Ford is very keen on finding inspiration in your own location and its history. That’s fine, but actually the method works wherever you like to take inspiration, and I could have done with slightly less pontificating on finding links with the people who used to live and work where you do now, and such like. YMMV.

Anyway, in the spirit of the book, I’ve taken inspiration from my house.


My house has beautiful walls which are excellent for insulation and rubbish for keeping mice out. I cleared away vast quantities of a sprawling clematis a couple of weeks ago and discovered that underneath it, some of my geraniums (yes, I know, pelargoniums) are still flowering.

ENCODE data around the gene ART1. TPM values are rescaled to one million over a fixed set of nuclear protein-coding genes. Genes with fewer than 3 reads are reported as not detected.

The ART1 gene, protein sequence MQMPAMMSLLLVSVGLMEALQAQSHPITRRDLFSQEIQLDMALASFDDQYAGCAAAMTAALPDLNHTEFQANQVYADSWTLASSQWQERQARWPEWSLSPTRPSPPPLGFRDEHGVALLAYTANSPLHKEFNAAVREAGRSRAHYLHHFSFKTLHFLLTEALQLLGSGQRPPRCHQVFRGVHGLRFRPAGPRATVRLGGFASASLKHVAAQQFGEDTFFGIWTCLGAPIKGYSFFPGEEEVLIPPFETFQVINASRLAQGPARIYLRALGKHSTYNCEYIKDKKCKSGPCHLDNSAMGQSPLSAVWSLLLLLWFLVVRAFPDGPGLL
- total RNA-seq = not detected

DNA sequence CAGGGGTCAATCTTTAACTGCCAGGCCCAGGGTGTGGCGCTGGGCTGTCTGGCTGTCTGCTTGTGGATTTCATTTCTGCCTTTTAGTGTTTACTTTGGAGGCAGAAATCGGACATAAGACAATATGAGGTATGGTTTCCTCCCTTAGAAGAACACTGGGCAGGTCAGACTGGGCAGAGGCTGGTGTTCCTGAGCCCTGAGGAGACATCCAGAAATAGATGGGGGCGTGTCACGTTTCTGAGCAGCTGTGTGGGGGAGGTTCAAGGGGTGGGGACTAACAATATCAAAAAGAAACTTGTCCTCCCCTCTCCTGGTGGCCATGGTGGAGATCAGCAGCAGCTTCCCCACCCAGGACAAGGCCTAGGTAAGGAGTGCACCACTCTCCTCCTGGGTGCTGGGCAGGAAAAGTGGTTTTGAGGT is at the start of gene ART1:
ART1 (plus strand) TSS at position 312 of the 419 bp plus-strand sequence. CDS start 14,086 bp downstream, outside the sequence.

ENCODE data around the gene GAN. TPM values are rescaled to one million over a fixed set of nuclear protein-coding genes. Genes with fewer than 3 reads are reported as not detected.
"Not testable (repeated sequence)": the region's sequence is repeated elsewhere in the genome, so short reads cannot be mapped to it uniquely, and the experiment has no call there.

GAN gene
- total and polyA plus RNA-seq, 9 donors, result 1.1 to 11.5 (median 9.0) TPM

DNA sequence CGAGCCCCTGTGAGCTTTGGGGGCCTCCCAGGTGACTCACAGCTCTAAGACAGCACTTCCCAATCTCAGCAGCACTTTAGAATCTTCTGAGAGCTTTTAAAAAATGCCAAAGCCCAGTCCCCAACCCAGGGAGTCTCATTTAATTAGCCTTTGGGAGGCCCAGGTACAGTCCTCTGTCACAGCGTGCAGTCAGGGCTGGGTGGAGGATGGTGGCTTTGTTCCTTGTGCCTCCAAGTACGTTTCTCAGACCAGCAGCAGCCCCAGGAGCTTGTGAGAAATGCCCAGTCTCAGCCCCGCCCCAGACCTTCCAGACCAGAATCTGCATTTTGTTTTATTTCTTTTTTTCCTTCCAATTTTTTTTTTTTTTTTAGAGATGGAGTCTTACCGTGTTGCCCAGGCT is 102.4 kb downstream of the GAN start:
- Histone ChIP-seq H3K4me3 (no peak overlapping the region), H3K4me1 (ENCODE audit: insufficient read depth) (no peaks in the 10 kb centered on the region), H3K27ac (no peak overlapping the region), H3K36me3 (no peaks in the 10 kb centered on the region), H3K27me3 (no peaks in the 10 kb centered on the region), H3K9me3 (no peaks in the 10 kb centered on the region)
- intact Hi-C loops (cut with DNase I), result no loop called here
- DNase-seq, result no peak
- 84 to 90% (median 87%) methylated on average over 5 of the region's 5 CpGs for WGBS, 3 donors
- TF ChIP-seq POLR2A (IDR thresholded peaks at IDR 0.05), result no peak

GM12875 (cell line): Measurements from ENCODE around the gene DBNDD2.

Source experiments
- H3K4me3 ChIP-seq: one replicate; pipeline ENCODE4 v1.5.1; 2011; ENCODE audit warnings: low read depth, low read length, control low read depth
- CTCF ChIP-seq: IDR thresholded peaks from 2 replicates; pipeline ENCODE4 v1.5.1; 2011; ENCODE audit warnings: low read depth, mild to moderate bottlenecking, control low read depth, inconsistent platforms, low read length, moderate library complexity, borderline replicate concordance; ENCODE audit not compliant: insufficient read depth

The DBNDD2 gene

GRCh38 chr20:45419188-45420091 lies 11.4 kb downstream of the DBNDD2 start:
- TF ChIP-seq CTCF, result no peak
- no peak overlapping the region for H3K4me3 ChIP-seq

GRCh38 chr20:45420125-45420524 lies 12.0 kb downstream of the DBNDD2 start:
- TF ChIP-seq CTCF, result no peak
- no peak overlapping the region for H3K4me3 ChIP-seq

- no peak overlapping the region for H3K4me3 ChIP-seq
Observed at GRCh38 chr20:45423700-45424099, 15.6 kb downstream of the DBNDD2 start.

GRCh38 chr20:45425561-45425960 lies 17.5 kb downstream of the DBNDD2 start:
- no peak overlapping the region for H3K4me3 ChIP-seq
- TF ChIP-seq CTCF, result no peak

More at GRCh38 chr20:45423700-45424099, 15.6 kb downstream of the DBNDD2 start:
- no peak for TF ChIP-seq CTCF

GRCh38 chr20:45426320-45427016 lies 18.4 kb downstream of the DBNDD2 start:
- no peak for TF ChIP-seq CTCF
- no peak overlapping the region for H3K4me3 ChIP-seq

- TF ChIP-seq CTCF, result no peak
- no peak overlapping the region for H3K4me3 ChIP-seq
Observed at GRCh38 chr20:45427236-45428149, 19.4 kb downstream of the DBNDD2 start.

I love the vivid pinks and greens of the geraniums, the dark compost and the bright white of the belfast sinks. I love the multiple shades of sandstone and mortar and moss on the wall behind. I love the irregular shapes of the stones, forced to tesselate with each other in order to make a stable wall. Almost literally a stable wall, though this building was originally for sheep, not horses.

The next part of the process is to make a simple drawing of the inspiration and add some more photos. And then the really fun part starts – picking your palette. Not having access to the entire Jamieson and Smith range, nor even a shade card, I am going to have to improvise here, but I think I have some ideas for how to make it work.

Yarny Yarn Yarndale!